Impact of rapid molecular testing on diagnosis, treatment and management of community-acquired pneumonia in Norway: a pragmatic randomised controlled trial (CAPNOR)

S. Serigstad, Christian Ritz*, D. Faurholt-Jepsen, Dagfinn Markussen, Marit H. Ebbesen, Øyvind Kommedal, R. Bjørneklett, L. Heggelund, Tristan W. Clark, C. H. Van Werkhoven, Siri T. Knoop, E. Ulvestad, Harleen M.S. Grewal, CAPNOR study group

*Corresponding author for this work

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Background: Community-acquired pneumonia (CAP) causes a large burden of disease. Due to difficulties in obtaining representative respiratory samples and insensitive standard microbiological methods, the microbiological aetiology of CAP is difficult to ascertain. With a few exceptions, standard-of-care diagnostics are too slow to influence initial decisions on antimicrobial therapy. The management of CAP is therefore largely based on empirical treatment guidelines. Empiric antimicrobial therapy is often initiated in the primary care setting, affecting diagnostic tests based on conventional bacterial culture in hospitalized patients. Implementing rapid molecular testing may improve both the proportion of positive tests and the time it takes to obtain test results. Both measures are important for initiation of pathogen-targeted antibiotics, involving rapid de-escalation or escalation of treatment, which may improve antimicrobial stewardship and potentially patient outcome. Methods: Patients presenting to the emergency department of Haukeland University Hospital (HUH) in Bergen, Norway, will be screened for inclusion into a pragmatic randomised controlled trial (RCT). Eligible patients with a suspicion of CAP will be included and randomised to receive either standard-of-care methods (standard microbiological testing) or standard-of-care methods in addition to testing by the rapid and comprehensive real-time multiplex PCR panel, the BioFire® FilmArray® Pneumonia Panel plus (FAP plus) (bioMérieux S.A., Marcy-l’Etoile, France). The results of the FAP plus will be communicated directly to the treating staff within ~2 h of sampling. Discussion: We will examine if rapid use of FAP plus panel in hospitalized patients with suspected CAP can improve both the time to and the proportion of patients receiving pathogen-directed treatment, thereby shortening the exposure to unnecessary antibiotics and the length of hospital admission, compared to the standard-of-care arm. The pragmatic design together with broad inclusion criteria and a straightforward intervention could make our results generalizable to other similar centres. Trial registration: ClinicalTrials.govNCT04660084.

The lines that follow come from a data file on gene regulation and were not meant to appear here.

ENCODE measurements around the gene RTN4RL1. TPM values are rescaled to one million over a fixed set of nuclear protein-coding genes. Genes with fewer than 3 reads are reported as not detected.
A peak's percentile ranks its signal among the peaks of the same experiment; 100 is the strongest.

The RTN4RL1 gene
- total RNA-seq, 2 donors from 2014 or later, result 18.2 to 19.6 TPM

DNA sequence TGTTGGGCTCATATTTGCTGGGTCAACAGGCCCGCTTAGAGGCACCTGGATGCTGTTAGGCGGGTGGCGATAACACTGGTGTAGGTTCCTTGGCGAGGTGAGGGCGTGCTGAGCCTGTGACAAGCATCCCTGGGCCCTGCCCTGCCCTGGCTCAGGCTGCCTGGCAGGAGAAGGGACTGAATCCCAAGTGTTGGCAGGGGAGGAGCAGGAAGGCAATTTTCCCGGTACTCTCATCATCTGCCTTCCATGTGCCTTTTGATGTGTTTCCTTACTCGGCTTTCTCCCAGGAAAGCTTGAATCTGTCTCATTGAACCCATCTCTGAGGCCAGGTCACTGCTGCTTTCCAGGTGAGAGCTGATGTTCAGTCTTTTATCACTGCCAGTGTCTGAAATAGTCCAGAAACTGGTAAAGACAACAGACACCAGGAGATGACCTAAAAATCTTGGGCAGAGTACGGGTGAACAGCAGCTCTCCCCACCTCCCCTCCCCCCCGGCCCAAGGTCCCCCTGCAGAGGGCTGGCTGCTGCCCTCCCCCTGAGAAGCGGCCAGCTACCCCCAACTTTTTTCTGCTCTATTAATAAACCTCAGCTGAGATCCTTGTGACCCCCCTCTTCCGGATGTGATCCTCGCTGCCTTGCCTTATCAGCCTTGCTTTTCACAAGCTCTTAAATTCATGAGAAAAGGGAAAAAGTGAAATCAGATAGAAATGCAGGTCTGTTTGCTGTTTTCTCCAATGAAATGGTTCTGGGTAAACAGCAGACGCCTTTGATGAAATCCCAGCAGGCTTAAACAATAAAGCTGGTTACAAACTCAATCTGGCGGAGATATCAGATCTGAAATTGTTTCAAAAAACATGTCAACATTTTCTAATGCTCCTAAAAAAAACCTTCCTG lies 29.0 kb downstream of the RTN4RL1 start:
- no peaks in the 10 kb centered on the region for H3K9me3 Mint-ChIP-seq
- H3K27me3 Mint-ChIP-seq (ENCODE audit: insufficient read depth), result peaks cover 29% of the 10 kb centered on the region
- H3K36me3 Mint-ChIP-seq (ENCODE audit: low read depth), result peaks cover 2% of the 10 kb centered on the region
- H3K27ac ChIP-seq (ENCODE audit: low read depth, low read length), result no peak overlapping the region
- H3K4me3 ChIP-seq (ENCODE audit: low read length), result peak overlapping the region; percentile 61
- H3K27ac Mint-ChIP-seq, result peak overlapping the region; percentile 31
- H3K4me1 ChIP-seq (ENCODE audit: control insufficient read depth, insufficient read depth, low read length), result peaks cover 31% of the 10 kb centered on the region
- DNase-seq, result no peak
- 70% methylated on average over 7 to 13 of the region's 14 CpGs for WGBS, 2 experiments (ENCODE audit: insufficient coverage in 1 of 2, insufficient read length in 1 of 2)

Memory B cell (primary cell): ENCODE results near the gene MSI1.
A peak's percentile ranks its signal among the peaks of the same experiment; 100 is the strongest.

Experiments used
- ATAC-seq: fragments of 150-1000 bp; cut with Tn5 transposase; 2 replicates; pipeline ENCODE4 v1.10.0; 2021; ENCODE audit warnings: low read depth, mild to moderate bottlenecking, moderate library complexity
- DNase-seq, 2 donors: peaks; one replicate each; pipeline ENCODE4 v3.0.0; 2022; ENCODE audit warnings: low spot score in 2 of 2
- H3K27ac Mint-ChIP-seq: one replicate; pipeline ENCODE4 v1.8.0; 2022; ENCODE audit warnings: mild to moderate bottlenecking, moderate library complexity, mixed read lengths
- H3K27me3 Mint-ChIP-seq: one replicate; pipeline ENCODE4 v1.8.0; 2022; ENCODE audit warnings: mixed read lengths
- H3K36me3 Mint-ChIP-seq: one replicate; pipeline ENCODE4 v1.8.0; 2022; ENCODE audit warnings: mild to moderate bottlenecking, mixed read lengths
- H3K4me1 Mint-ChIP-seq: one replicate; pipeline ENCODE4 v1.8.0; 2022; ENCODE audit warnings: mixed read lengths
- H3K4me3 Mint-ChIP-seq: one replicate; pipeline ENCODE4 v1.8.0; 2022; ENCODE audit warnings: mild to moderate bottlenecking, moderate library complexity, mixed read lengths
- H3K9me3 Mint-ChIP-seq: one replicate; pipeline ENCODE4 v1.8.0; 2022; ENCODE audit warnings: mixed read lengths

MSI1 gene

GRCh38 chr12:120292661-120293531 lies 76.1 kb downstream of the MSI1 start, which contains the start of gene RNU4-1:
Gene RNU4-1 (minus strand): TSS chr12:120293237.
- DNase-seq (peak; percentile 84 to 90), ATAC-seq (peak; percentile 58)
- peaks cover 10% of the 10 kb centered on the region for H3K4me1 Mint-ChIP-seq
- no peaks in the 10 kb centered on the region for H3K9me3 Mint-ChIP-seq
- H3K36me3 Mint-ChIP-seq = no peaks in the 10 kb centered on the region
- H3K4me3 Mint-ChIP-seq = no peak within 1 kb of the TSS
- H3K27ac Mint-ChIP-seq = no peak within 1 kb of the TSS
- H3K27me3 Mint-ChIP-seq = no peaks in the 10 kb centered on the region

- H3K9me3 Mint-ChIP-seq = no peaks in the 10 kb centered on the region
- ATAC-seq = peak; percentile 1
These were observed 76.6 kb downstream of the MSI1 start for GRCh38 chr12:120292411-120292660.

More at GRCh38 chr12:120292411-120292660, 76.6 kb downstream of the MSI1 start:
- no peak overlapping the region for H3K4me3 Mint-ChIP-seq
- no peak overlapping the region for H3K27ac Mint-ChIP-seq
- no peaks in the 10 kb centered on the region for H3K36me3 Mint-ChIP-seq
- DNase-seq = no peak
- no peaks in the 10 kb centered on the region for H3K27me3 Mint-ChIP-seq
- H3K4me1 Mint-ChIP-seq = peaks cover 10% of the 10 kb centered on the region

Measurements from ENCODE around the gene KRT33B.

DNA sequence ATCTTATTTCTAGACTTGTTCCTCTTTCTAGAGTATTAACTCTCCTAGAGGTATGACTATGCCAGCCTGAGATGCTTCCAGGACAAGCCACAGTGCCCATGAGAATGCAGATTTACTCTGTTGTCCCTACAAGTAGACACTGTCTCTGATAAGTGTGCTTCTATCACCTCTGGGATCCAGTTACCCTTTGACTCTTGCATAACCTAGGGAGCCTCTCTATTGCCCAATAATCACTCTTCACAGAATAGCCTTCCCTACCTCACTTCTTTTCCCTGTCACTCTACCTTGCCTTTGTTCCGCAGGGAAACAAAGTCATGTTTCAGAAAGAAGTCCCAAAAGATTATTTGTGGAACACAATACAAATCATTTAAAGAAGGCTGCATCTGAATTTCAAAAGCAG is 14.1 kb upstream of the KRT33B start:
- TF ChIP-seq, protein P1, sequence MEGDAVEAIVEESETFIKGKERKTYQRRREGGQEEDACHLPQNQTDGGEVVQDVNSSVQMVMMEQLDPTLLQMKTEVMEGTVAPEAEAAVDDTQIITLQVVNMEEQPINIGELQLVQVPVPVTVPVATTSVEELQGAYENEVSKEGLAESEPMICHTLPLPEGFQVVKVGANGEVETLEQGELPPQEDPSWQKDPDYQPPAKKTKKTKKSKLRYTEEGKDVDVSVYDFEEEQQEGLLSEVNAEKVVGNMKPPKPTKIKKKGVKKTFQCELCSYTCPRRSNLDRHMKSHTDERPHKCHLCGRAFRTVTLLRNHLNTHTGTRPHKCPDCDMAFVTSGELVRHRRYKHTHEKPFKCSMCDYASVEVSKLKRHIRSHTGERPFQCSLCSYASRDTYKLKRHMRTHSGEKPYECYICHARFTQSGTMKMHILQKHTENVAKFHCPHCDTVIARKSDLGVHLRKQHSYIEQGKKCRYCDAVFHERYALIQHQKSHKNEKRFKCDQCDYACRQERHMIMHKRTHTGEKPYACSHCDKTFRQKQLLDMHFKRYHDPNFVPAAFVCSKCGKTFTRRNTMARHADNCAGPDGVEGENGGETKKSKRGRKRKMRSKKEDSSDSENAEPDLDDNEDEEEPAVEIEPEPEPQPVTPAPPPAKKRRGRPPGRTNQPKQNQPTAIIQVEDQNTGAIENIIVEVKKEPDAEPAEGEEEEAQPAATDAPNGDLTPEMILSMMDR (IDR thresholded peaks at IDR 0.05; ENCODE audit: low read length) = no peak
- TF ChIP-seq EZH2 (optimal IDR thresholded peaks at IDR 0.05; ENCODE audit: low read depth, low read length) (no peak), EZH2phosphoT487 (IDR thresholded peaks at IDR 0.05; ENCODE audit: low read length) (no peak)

Original languageEnglish
Article number622
Issue number1
Number of pages16
Publication statusPublished - 1. Aug 2022


  • Antimicrobial treatment
  • Community-acquired pneumonia
  • FilmArray Pneumonia Panel
  • Induced sputum
  • Microbiological testing
  • Molecular testing
  • Rapid diagnostics
  • Respiratory tract infections
  • Syndromic PCR panel
  • Pneumonia/diagnosis
  • Humans
  • Anti-Infective Agents
  • Molecular Diagnostic Techniques
  • Anti-Bacterial Agents/therapeutic use
  • Community-Acquired Infections/diagnosis


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